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How Old Is Your Dog?

November 15, 2021

If you’ve adopted a dog or taken in a stray, figuring out how old she is can be a challenge. While Fido may act like a big clumsy pup, looks may not tell the whole story. And that well-known formula, “Dogs live seven years for every one human year” isn’t truly accurate, and it only works if you know a dog’s age. But you can still “guesstimate” your canine pal’s age by noticing a few telltale signs. 


First of all, size and breed play a big role in determining Fido’s lifespan. Smaller breeds, like Chihuahuas, typically live longer than larger dogs, and during the first 2-3 years of their lives, they also mature faster. 

On the other hand, larger breeds, like Great Danes, grow more slowly when they’re puppies. By age five, a Great Dane has reached doggy middle age, while a Chihuahua, at five years old, would only be in his early-30s in human years. 


Fido’s choppers can also provide information about her age. Puppies four weeks old and younger usually have no teeth at all. In fact, Fido won’t start growing permanent teeth until she’s three to four months old. They’ll also be a spiffy white at the puppy stage.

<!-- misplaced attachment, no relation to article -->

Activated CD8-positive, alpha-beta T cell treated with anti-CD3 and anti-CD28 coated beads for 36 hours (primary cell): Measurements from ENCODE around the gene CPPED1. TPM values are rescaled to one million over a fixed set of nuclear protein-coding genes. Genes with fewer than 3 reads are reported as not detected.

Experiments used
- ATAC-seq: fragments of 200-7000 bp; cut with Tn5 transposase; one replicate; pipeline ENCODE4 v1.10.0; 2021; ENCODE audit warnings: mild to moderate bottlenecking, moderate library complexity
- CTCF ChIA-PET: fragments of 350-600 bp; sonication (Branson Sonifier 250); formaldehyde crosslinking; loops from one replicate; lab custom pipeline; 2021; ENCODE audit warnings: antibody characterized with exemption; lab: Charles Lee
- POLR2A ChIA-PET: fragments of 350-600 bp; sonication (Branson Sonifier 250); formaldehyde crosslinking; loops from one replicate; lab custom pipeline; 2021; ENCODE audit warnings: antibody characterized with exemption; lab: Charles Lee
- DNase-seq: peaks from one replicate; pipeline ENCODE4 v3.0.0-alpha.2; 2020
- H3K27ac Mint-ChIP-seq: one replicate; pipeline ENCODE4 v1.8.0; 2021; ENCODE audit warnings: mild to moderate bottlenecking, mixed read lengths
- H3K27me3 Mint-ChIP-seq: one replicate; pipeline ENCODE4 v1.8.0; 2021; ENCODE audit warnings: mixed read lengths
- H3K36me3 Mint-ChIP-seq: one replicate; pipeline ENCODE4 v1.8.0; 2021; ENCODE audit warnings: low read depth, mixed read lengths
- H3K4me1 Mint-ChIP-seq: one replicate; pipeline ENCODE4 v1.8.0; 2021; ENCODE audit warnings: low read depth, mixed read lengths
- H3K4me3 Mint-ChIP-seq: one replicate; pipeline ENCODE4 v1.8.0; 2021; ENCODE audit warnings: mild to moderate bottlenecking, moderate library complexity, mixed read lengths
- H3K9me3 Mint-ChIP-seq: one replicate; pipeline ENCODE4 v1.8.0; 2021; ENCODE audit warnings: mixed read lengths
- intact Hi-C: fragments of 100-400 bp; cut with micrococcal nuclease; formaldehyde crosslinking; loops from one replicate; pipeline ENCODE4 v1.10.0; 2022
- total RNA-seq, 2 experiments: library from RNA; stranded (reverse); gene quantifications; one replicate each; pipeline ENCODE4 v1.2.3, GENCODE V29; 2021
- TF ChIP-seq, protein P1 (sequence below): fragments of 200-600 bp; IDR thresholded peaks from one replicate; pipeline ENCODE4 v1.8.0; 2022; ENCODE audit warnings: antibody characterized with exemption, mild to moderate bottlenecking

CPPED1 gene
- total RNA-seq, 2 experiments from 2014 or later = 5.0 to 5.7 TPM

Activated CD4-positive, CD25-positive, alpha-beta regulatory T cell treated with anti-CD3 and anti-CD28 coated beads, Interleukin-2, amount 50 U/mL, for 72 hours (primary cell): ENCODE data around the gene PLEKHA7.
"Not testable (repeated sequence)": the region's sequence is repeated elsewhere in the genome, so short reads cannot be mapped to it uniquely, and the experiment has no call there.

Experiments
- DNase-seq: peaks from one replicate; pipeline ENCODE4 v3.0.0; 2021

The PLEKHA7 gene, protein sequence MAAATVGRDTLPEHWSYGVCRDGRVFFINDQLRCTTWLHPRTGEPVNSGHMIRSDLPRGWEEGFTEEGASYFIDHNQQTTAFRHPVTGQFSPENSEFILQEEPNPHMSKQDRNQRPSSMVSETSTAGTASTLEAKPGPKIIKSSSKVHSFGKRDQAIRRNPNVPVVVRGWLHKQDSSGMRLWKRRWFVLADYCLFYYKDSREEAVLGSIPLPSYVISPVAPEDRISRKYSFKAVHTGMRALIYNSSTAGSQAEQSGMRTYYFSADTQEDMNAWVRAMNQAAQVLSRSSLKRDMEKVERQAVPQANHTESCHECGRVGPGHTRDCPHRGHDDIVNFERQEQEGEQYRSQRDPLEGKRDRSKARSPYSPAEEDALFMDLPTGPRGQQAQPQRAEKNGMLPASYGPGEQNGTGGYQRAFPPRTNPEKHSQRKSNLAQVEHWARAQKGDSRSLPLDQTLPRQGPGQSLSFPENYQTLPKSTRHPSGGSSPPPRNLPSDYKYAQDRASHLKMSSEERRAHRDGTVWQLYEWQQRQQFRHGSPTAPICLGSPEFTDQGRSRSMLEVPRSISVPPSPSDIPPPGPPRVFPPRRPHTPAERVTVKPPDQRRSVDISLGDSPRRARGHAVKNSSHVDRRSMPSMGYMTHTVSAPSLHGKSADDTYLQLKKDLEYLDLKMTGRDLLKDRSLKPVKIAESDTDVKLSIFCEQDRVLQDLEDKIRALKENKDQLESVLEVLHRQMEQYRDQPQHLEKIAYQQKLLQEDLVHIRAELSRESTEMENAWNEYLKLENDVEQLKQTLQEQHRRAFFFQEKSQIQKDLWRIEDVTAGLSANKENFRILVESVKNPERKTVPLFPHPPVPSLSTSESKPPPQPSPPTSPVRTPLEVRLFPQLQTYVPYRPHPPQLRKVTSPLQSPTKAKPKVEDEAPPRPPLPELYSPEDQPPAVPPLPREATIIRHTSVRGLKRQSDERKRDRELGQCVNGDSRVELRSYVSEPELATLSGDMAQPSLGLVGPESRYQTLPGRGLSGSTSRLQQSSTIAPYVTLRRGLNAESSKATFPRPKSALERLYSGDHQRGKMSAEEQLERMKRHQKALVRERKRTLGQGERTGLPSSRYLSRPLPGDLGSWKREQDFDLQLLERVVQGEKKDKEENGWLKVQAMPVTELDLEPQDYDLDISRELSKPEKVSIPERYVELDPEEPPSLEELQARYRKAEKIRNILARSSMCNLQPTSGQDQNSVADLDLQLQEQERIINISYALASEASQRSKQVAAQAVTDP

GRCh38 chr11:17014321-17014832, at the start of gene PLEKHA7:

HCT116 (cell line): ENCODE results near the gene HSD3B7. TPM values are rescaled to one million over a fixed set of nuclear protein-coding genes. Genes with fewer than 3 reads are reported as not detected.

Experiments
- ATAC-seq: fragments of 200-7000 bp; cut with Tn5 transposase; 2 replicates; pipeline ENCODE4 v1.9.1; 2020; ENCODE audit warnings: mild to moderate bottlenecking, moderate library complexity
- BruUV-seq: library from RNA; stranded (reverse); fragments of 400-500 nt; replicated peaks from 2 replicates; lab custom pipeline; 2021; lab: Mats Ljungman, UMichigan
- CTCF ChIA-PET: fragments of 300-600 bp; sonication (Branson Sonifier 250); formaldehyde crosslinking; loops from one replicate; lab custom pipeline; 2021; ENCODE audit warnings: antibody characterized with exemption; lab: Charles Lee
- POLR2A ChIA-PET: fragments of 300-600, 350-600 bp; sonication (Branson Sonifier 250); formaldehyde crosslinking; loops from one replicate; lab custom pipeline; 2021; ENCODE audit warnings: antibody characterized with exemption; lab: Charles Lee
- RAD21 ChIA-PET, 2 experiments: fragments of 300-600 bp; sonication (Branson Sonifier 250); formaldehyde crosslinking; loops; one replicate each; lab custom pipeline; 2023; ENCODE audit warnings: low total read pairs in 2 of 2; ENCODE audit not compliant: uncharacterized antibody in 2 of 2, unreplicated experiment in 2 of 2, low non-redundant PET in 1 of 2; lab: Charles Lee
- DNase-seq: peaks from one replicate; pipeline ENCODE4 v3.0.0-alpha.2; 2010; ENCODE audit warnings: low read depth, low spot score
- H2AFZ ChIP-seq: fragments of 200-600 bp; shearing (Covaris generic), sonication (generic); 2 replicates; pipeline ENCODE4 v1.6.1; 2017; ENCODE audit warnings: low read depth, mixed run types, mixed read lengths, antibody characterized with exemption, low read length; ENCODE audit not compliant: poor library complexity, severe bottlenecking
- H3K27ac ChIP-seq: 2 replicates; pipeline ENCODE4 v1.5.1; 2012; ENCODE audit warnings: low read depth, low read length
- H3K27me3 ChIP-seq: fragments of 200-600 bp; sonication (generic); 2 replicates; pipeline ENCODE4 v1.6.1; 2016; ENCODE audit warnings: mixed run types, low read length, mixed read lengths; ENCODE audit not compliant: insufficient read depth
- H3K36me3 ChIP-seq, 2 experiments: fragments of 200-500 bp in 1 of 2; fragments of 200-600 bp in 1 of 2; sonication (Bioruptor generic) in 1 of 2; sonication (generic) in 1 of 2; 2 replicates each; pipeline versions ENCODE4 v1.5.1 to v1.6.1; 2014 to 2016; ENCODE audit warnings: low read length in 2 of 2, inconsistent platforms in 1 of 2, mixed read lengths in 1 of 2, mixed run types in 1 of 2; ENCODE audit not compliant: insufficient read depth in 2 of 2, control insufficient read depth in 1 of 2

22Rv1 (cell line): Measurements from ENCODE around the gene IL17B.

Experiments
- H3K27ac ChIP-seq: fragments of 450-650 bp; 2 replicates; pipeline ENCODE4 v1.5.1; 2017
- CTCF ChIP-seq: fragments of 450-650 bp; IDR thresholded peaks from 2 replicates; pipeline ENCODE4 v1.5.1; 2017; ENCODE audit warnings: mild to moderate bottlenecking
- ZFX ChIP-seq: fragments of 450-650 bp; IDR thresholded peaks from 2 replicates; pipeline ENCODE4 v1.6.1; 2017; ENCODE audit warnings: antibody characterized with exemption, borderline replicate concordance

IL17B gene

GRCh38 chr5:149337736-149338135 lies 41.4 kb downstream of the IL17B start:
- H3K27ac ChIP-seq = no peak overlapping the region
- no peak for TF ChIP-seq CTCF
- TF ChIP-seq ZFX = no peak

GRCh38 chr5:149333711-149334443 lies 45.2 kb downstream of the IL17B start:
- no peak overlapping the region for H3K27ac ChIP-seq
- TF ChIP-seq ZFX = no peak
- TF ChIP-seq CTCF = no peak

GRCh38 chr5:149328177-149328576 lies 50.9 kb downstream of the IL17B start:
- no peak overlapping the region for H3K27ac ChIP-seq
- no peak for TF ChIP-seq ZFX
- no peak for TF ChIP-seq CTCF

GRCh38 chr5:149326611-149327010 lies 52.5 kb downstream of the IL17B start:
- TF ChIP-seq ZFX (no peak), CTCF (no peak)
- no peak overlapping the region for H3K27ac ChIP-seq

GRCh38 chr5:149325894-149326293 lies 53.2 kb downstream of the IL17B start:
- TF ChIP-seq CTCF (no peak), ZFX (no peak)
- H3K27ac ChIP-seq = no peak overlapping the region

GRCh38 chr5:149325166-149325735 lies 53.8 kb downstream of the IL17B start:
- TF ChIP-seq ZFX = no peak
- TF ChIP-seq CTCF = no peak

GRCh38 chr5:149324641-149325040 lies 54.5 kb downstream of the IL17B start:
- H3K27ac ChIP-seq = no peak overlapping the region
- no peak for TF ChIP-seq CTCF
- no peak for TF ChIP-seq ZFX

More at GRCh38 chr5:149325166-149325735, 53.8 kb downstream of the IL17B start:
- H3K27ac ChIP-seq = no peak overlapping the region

As a dog ages, you’ll begin to see more tartar, stains, and plaque. By age five, tartar and plaque really start to show, and Fido’s teeth may be less pointed or slightly worn down. At this point, the risk of dental disease increases considerably. Also, canines ten years old and older tend to have loose, cracked, or missing teeth.


Much like with their human companions, gray hairs are telltale signs of aging on dogs. Your pooch will likely get gray or white hairs on her haunches, chest, and muzzle between the ages of seven and ten. However, some dogs start to develop gray hairs at an early age, oftentimes due to anxiety and stress.


Fido’s eyes also say a lot about his age. With time, a dog’s eyes may start to get cloudy and produce discharge. These changes usually begin appearing between six and eight years old. For senior dogs, cataracts or vision loss are also more common.

Activity Level

This one’s pretty easy to spot. Anyone who’s had a puppy knows they tend to have a bottomless energy reserve. As Fido gets older, she’ll probably start to prefer naps on the couch to runs in the park. 

Do you have questions about your dog’s age and health needs? Contact us today!

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